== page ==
The last is the marching bridge: Lay on your back and lift your hips and buttocks up. Raise one leg. If your hips drop or twist that’s a sign of weak butt muscles, but again the test is the fix. Do this exercise same as the others, eight repetitions, three times a day.

Again, John says the biggest mistake runners make is doing too much too soon. Be patient, you can do it, just have to take your time.

For more tips or for a training schedule, visit: fixyourrun.com

 

Let’s focus on what the core actually is.  I recently read a great post on visualizing the core and the author likened the core to a balloon.  The take home point is that just like a balloon, your core is more complex than a 6-pack, low back, and obliques.  You aren’t a series of parts.  What you do to one part of your core will affect what happens to another part. 

 

Press into a balloon and the rest of the balloon expands.  Hollow out the front of your abdomen and the lower back starts to bulge outward and/or your diaphragm can’t function properly…

 

So, since you aren’t a series of parts, it’s time to start training that way.  This means choosing exercises that train your core in the same way that you rely on your core during movement.  And since we run, I’d like to pose a question:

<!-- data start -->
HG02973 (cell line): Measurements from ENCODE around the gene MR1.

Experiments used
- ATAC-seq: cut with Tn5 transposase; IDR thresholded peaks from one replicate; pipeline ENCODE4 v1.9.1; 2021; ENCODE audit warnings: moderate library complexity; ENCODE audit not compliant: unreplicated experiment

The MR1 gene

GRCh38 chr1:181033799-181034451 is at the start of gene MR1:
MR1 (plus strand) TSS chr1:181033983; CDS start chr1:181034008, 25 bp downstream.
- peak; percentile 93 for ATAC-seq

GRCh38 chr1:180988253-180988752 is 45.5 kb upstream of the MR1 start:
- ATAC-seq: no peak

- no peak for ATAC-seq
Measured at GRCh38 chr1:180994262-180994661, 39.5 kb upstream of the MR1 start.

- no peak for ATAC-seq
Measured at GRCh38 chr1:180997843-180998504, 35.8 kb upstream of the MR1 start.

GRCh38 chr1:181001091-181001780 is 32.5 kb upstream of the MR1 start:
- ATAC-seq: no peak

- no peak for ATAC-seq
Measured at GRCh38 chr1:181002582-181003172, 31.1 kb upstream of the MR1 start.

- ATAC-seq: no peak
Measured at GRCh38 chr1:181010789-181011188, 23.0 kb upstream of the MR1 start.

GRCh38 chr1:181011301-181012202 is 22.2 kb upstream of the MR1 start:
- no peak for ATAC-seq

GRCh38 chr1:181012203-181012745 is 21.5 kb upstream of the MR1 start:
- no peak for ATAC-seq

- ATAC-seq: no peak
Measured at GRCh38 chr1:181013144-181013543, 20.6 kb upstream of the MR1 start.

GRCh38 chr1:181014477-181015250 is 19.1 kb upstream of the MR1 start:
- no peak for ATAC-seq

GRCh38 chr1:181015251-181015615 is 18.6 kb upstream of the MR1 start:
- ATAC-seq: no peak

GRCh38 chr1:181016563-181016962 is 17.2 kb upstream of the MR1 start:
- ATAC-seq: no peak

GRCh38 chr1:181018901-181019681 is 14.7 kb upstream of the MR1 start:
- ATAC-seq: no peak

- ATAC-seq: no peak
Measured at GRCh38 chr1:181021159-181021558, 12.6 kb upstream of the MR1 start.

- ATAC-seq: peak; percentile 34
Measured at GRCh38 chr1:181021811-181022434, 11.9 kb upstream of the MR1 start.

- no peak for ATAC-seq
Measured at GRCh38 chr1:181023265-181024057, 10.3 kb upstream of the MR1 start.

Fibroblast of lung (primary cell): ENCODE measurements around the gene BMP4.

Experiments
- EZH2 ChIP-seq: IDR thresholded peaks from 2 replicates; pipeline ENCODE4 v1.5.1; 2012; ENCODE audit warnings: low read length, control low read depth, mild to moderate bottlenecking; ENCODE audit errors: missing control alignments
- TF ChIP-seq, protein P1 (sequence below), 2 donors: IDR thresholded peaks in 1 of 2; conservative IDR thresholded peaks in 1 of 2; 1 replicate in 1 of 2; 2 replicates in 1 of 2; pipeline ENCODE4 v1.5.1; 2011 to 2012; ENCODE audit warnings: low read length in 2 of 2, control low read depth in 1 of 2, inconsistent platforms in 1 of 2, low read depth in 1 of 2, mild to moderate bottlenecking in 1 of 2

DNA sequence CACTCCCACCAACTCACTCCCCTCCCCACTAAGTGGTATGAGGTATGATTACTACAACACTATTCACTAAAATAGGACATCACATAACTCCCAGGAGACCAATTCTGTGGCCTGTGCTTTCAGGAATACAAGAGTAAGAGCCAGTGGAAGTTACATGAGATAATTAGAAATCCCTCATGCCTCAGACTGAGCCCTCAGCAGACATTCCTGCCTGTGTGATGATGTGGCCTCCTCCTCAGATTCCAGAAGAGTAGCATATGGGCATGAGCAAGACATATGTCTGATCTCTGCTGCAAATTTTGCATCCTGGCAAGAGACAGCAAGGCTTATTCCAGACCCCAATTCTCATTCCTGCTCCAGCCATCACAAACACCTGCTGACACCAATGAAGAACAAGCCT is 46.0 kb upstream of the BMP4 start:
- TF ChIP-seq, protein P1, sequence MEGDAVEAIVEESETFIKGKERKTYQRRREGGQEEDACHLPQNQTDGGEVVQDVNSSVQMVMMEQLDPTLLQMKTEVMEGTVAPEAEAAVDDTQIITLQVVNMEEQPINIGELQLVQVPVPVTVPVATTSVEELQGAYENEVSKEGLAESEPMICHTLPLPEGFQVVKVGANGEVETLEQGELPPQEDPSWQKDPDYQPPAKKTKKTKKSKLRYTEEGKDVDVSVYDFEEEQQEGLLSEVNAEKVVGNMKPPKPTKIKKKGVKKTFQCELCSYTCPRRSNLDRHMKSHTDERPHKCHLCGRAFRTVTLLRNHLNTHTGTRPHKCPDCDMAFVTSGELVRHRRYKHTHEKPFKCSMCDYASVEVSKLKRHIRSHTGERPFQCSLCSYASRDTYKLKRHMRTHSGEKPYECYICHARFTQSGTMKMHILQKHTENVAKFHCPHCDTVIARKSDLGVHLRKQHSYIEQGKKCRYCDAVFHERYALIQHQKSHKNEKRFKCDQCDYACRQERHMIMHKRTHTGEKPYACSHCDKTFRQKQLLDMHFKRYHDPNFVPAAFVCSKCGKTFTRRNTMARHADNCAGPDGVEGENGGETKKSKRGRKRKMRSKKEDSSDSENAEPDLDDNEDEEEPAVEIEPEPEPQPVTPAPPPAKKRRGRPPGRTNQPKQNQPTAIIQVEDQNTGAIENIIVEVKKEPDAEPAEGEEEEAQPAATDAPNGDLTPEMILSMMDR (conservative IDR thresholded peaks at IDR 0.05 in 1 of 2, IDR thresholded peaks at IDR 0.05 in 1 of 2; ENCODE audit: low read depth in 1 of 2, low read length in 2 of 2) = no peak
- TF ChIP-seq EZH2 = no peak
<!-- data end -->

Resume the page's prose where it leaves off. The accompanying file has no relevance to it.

When, during the running movement pattern, do we round our spine and ‘crunch’?  I mean, besides running to the sink to hurl or something, you shouldn’t be running while looking like a hunchback!

 

So no more crunches, K?  Now we use exercises that challenge us to PREVENT spinal movement.

 

In other words, we want to choose appropriate plank exercises that challenge us to maintain a neutral spine position -despite gravity trying its best to pull us out of that position.  Don’t be tempted to try a more intense version of an exercise unless you OWN the beginner version.  Can you keep your head/shoulders/tailbone in alignment?  Or are you sagging at the low back?  Has your head begun to sink?  

 

A strong core means you can transfer power from your arms to your legs efficiently.  Jog in place.  Now pump your arms really fast.  What happens?  Yep, your legs move faster.  They have no choice because you are not a series of parts.  Everything is connected and if your core is strong then you’ll use less energy to run the same pace.  Cool, huh?  

 

And hopefully in the final 100m of your next race, you’ll be the one who is maintaining form all the way to the finish, pumping those arms furiously and transferring all of that power to your legs.  

 

You won’t be injured due to form breakdown and you’ll pass that annoying guy that was threatening to take your glory for the last 1/2 mile.

 

So now you know what the core really is and why it’s important to train it properly.  

 

John Goldthorp 
B.S. Kinesiology
ACE Certified Personal Trainer
RRCA Certified Running Coach

Functional Movement Screen Expert
267.735.4962

fitprofessional@comcast.net

“First move well, then move often!” – Gray Cook